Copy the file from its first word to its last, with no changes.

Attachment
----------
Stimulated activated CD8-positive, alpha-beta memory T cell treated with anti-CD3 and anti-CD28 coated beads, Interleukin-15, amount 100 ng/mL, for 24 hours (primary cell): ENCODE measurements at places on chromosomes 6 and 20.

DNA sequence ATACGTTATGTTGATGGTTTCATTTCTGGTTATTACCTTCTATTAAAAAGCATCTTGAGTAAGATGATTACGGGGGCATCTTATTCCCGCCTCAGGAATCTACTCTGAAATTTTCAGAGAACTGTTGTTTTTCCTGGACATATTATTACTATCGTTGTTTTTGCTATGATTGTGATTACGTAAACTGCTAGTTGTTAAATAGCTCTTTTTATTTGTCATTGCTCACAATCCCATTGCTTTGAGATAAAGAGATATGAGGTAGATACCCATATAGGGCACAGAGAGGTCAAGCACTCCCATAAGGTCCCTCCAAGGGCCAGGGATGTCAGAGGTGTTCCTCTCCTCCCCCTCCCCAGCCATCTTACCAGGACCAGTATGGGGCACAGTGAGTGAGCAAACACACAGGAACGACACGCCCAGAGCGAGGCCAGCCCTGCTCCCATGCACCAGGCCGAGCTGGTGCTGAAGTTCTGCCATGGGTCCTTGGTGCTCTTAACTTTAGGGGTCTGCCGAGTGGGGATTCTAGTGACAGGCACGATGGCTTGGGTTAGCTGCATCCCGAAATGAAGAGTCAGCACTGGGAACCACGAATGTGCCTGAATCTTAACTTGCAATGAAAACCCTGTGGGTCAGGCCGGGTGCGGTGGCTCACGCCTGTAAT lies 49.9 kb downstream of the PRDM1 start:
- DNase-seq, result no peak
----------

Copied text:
Stimulated activated CD8-positive, alpha-beta memory T cell treated with anti-CD3 and anti-CD28 coated beads, Interleukin-15, amount 100 ng/mL, for 24 hours (primary cell): ENCODE measurements at places on chromosomes 6 and 20.

DNA sequence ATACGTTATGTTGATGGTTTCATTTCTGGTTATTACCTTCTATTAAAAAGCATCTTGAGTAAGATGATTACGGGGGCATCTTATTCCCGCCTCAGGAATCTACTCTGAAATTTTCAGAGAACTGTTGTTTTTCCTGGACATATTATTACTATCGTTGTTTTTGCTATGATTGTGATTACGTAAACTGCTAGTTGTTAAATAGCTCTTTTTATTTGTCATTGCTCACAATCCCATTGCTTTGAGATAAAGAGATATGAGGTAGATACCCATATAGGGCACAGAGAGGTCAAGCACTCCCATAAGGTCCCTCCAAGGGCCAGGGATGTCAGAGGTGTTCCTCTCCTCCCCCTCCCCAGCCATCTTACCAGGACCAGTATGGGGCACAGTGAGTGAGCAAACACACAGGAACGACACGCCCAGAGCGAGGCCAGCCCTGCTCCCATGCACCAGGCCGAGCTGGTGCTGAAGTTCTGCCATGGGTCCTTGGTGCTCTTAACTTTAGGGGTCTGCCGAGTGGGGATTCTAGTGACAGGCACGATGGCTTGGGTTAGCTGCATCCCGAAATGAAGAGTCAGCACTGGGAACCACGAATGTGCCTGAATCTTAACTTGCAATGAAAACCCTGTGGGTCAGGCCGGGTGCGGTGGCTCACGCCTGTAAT lies 49.9 kb downstream of the PRDM1 start:
- DNase-seq, result no peak